My husband is charged with conspiracy to deliver over 500 grams of meth he has never been in trouble he fully cooperated with the DA but we can only afford the public defender and he says that my husband is gonna get 57 months which is the minimum for the level he is on and my husband signed a plea agreement but the PD says the judge will still do the sentencing and he told us 1st that my husband would be able to remain free and report to prison on specified date but now he says that they are gonna take him into custody before sentencing because of some statute. Is that true or could he possibly be able to stay out until at least his sentencing date? Thank you
There are circumstances where pre-sentencing detention is mandatory, unless the defendant meets some extremely hard-to-meet requirements. See https://www.law.cornell.edu/uscode/text/18/part-II/chapter-207 for the statutes on detention.
The safety valve is at 18 US Code, Section 3553(f) (https://www.law.cornell.edu/uscode/text/18/3553) and at US Sentencing Guidelines, Section 5C1.2 (https://www.ussc.gov/guidelines/2018-guidelines-manual/annotated-2018-chapter-5#NaN). Those are the elements required to get any safety valve relief for the time being.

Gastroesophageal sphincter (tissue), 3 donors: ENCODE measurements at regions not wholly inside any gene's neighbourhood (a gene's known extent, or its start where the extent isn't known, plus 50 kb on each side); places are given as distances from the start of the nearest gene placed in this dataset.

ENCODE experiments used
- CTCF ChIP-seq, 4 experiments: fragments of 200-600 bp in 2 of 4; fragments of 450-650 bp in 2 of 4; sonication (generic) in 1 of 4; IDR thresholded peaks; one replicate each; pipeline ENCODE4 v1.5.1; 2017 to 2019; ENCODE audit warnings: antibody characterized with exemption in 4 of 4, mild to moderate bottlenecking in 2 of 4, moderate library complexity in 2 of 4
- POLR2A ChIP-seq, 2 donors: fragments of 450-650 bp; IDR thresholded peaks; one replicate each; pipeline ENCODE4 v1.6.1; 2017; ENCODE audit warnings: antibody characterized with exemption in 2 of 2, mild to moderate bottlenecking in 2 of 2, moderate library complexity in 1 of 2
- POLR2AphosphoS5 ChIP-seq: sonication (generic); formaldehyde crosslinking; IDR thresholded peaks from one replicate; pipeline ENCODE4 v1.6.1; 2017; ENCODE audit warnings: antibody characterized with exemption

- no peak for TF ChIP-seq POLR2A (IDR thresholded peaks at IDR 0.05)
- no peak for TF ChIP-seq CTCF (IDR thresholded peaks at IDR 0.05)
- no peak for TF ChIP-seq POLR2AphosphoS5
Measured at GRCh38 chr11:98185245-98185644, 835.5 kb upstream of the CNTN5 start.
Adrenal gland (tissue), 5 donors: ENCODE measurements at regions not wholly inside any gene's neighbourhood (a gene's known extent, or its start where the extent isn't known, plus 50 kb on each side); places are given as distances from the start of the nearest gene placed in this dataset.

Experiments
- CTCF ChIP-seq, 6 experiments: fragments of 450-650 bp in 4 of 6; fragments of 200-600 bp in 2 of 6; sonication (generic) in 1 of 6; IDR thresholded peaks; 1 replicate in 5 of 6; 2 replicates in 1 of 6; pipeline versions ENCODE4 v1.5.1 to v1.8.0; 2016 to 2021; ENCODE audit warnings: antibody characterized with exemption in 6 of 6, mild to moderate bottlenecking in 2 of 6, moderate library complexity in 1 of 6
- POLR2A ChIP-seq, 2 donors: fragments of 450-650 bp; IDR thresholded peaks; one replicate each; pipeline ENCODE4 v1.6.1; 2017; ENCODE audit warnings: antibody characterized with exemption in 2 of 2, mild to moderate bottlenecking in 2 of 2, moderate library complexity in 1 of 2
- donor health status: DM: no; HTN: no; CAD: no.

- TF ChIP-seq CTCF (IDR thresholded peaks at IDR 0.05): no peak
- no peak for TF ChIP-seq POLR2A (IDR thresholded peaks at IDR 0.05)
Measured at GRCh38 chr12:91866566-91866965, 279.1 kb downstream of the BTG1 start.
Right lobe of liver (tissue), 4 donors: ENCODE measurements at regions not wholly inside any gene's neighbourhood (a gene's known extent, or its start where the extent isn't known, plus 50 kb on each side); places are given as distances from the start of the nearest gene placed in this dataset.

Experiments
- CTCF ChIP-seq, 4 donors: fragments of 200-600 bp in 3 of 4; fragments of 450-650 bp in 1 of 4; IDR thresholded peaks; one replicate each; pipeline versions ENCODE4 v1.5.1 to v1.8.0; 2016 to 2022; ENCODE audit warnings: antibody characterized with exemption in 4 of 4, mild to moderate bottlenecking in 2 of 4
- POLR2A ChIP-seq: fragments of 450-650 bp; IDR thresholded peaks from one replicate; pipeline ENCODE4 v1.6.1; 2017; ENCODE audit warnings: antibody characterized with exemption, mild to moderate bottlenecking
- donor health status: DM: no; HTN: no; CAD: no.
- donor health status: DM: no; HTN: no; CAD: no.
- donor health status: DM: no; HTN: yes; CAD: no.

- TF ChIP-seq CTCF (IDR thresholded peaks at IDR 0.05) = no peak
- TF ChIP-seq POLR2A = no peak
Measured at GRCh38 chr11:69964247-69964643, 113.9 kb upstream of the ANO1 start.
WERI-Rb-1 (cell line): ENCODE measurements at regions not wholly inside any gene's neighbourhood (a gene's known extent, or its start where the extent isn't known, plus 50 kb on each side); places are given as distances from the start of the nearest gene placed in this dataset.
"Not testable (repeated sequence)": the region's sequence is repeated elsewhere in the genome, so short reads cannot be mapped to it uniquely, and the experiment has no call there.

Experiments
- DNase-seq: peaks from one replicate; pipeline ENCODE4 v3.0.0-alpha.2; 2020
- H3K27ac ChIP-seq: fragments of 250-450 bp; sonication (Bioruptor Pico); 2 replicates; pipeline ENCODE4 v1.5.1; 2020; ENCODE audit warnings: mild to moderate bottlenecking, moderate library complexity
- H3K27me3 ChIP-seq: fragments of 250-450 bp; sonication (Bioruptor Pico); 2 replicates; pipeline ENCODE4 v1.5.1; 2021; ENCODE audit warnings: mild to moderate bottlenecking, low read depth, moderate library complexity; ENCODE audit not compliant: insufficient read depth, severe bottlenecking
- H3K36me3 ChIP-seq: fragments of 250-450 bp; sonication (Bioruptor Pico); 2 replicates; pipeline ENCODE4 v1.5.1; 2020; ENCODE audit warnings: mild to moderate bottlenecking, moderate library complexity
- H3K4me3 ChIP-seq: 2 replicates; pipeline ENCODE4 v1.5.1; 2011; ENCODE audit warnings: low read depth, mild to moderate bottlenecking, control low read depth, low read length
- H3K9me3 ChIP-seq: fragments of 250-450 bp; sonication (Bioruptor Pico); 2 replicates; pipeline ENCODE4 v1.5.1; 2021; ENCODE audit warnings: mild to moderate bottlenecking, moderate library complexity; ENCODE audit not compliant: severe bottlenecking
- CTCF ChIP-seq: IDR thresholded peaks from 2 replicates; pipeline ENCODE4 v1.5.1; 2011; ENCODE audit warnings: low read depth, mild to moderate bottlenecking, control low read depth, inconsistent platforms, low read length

I hope this was helpful. Bon courage and good luck to you all.
This answer DOES NOT create an attorney-client relationship, and DOES NOT address the many specific and confidential variables needed to provide adequate legal advice. This answer is ONLY general guidance.
The Safety Valve provides for a 2-level reduction to the otherwise applicable sentencing guidelines range, and it allows a court to impose a sentence below any mandatory minimum term of imprisonment if appropriate. The Safety Valve criteria that a defendant must meet are stated in 18 U.S.C. § 3553(f) and U.S.S.G. § 5C1.2. Also, the Bail Reform Act requires a district court to detain a defendant who's pled guilty or who was found guilty of a drug crime pending sentencing and imposition of sentence. However, 18 U.S.C. § 3145(c) allows a court to release such defendant for "extraordinary" circumstances. Of course, the district courts around the country vary greatly in their interpretation and employment of the release statute. – Joshua Sabert Lowther, Esq., Atlanta, GA.
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